While some of the seven regions are yet to confirm the nature of the Colombia Bio projects that they will want support on, Kew is already acting as the delivery partner working alongside a number of UK and Colombian institutions for two of the regional-level initiatives recently launched – “Biodiversity Expeditions” in Boyacá and “Scientific Eco-Tourism: Social Innovation in the Nature Reserve of La Planada” in Nariño. Within these two initiatives, Kew will be working on a range of projects as detailed below. Information on Kew’s involvement in each new regional bio-economy initiative and the relevant projects will be updated here as each are launched.


Kew - Boyacá Bio: funded projects

1. Building a Partnership of Systematic Excellence

This project aims to build a scientific partnership between Kew neotropical plant family taxonomists and Colombian colleagues, our close collaboration culminating with a shared understanding of the key knowledge gaps and biological questions, and with new resources available to address those questions. Find out more.

2. Boyacá’s Páramo Plants for Life

The objective of this project is to collect field data on key páramo species and then use different scenarios to model the impact of climate change on their distributions and critical functions in the ecosystem, with the aim of estimating the potentially significant impacts on livelihoods of communities. Find out more.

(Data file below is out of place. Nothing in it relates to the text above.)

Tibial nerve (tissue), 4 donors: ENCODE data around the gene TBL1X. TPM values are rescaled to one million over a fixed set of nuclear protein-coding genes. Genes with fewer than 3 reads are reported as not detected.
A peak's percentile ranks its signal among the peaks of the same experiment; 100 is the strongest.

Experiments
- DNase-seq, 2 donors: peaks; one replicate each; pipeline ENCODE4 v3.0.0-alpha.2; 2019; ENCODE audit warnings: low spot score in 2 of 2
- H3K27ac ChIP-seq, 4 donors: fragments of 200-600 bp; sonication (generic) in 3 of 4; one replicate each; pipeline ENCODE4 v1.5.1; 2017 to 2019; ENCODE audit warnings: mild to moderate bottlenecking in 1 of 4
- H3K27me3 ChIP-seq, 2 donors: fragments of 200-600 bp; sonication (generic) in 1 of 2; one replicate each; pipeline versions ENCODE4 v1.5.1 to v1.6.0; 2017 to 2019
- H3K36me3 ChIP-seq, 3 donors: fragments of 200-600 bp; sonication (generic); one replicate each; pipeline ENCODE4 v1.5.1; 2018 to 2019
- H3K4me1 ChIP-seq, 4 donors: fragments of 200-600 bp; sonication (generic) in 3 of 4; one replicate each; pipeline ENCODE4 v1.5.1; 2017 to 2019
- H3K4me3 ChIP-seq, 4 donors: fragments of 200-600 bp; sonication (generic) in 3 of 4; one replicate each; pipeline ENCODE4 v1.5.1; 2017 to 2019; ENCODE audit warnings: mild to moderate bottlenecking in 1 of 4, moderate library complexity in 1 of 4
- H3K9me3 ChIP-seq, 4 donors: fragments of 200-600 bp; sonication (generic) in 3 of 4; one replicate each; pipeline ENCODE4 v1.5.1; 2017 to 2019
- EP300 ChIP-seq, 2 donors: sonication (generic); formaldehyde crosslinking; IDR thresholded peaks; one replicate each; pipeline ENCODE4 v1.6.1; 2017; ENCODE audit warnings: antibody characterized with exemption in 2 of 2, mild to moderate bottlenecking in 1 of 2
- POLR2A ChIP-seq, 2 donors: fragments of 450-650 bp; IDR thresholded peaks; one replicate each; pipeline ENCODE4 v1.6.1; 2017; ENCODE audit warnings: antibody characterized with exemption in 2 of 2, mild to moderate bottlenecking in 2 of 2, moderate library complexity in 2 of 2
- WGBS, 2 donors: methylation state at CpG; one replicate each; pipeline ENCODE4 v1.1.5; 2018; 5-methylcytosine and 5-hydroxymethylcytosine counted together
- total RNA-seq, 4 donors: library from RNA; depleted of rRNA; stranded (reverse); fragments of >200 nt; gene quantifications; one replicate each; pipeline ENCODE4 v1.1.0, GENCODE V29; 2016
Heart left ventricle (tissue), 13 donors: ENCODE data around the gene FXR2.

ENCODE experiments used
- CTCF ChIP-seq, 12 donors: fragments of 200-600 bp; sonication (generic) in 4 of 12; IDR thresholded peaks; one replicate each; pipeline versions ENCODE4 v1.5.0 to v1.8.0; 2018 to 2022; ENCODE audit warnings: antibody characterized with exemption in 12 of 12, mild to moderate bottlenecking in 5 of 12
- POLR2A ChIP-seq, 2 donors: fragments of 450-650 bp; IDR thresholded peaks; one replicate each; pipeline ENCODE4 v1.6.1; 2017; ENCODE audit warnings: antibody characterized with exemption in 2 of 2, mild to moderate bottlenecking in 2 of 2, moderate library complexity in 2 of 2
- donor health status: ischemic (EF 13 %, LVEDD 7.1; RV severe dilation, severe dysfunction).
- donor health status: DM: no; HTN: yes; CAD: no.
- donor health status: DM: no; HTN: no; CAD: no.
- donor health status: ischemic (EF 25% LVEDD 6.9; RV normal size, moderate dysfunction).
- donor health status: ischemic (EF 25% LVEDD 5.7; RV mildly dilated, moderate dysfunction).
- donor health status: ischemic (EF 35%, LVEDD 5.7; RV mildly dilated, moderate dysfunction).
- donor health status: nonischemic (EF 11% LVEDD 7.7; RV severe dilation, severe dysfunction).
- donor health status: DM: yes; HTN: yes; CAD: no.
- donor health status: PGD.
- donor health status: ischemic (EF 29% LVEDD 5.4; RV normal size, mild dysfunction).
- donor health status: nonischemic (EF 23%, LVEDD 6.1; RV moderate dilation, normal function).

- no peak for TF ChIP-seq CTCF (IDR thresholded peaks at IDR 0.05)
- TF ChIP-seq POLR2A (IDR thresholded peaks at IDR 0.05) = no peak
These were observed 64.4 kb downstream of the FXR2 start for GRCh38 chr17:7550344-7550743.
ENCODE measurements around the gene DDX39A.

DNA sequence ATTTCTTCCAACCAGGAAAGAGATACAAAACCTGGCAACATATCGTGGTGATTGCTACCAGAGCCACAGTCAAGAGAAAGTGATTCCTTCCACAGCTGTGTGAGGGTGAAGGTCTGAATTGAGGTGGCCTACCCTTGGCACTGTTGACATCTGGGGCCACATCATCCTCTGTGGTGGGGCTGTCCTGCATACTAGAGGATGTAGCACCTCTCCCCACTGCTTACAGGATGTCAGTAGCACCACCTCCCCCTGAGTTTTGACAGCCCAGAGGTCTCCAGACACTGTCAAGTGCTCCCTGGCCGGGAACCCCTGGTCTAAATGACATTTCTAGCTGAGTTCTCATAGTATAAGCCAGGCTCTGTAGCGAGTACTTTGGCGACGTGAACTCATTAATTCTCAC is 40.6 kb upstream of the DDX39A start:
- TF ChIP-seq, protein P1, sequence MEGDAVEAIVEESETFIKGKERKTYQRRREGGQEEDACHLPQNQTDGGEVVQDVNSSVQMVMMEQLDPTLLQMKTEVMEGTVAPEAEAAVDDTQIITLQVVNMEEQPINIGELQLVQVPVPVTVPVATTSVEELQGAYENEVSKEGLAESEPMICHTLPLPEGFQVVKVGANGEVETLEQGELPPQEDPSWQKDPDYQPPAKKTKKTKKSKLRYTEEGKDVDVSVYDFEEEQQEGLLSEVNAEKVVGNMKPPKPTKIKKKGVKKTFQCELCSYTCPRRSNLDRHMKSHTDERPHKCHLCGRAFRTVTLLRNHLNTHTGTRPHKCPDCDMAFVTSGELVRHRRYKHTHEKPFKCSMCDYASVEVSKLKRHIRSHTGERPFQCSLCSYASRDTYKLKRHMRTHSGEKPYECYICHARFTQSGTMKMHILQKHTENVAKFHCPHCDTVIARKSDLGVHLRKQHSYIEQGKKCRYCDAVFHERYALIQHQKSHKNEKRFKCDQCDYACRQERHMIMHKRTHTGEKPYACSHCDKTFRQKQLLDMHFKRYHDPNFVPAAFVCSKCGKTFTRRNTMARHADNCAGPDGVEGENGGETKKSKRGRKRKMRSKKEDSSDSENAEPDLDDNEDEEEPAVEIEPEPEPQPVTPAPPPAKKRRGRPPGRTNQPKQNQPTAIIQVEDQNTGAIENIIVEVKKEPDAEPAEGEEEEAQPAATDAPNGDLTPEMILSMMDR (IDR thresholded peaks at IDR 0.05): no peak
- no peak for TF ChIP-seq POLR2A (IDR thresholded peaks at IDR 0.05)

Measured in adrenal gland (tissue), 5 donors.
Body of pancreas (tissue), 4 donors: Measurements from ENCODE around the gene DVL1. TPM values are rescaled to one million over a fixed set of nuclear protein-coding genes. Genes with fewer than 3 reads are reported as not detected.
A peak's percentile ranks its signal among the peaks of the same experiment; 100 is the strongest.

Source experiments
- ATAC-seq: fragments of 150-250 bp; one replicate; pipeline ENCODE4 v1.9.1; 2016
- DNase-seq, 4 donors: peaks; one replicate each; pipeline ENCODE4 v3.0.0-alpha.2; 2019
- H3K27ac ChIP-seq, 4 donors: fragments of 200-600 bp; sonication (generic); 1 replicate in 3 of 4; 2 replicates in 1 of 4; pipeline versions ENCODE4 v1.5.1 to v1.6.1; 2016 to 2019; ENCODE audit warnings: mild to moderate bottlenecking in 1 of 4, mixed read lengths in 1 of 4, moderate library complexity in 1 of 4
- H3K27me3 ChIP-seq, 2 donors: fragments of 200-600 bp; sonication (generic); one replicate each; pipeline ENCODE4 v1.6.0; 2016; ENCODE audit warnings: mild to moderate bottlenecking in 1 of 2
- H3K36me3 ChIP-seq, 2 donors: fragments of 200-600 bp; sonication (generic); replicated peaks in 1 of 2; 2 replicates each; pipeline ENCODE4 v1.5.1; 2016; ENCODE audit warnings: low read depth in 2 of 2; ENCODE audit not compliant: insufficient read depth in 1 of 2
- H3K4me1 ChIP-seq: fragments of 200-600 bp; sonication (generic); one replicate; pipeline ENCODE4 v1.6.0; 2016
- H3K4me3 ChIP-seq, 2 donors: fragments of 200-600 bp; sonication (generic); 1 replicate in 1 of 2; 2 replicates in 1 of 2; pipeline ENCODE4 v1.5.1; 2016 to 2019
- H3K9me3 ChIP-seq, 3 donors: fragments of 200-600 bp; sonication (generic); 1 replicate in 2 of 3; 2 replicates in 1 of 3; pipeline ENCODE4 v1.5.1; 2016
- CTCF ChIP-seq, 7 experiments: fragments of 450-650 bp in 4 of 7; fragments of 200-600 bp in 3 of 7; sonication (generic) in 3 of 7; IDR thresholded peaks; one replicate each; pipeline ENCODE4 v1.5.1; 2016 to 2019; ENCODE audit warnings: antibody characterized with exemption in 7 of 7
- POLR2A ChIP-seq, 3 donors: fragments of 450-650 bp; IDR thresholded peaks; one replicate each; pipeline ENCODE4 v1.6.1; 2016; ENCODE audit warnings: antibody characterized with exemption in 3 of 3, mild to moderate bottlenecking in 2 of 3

3. Prioritisation of Useful Plant Species of Boyacá

This project is focused on the Boyacá region of Colombia and will deliver a catalogue and a prioritisation of the huge number of useful plant species of Boyacá, to boost the economy of the region whilst supporting livelihoods, food security and health. Find out more.

4. Understanding the páramo grasslands of Boyacá

This project has two objectives; one, to document the relationship between anthropogenic disturbance and Boyacá páramo grass communities, in order to develop land management strategies for ecosystem resilience; and two, to generate new knowledge on Boyacá páramo grass species, their identity and distribution, to underpin understanding of páramo ecosystems. Find out more.

5. A Seed Bank for Boyacá